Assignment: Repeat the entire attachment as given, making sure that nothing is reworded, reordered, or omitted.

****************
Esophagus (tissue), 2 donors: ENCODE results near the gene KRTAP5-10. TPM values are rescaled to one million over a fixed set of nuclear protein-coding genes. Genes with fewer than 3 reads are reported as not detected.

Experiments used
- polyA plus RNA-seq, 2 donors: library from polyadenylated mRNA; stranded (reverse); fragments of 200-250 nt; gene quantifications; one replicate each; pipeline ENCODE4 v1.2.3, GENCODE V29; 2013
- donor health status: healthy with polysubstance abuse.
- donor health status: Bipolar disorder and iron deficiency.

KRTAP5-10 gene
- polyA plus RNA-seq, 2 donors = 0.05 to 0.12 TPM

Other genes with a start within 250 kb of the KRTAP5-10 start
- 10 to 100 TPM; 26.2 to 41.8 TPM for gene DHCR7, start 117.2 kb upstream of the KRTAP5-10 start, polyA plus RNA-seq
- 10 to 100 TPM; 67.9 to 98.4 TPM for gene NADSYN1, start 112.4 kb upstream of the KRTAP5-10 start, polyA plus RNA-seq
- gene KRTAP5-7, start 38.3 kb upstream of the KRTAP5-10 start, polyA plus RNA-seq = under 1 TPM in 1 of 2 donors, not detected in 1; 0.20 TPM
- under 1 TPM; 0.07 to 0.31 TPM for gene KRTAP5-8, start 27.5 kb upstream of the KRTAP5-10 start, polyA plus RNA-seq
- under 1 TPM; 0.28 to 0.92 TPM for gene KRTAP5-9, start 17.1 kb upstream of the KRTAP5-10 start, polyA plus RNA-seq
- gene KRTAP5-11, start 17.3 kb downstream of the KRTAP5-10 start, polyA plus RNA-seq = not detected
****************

Esophagus (tissue), 2 donors: ENCODE results near the gene KRTAP5-10. TPM values are rescaled to one million over a fixed set of nuclear protein-coding genes. Genes with fewer than 3 reads are reported as not detected.

Experiments used
- polyA plus RNA-seq, 2 donors: library from polyadenylated mRNA; stranded (reverse); fragments of 200-250 nt; gene quantifications; one replicate each; pipeline ENCODE4 v1.2.3, GENCODE V29; 2013
- donor health status: healthy with polysubstance abuse.
- donor health status: Bipolar disorder and iron deficiency.

KRTAP5-10 gene
- polyA plus RNA-seq, 2 donors = 0.05 to 0.12 TPM

Other genes with a start within 250 kb of the KRTAP5-10 start
- 10 to 100 TPM; 26.2 to 41.8 TPM for gene DHCR7, start 117.2 kb upstream of the KRTAP5-10 start, polyA plus RNA-seq
- 10 to 100 TPM; 67.9 to 98.4 TPM for gene NADSYN1, start 112.4 kb upstream of the KRTAP5-10 start, polyA plus RNA-seq
- gene KRTAP5-7, start 38.3 kb upstream of the KRTAP5-10 start, polyA plus RNA-seq = under 1 TPM in 1 of 2 donors, not detected in 1; 0.20 TPM
- under 1 TPM; 0.07 to 0.31 TPM for gene KRTAP5-8, start 27.5 kb upstream of the KRTAP5-10 start, polyA plus RNA-seq
- under 1 TPM; 0.28 to 0.92 TPM for gene KRTAP5-9, start 17.1 kb upstream of the KRTAP5-10 start, polyA plus RNA-seq
- gene KRTAP5-11, start 17.3 kb downstream of the KRTAP5-10 start, polyA plus RNA-seq = not detected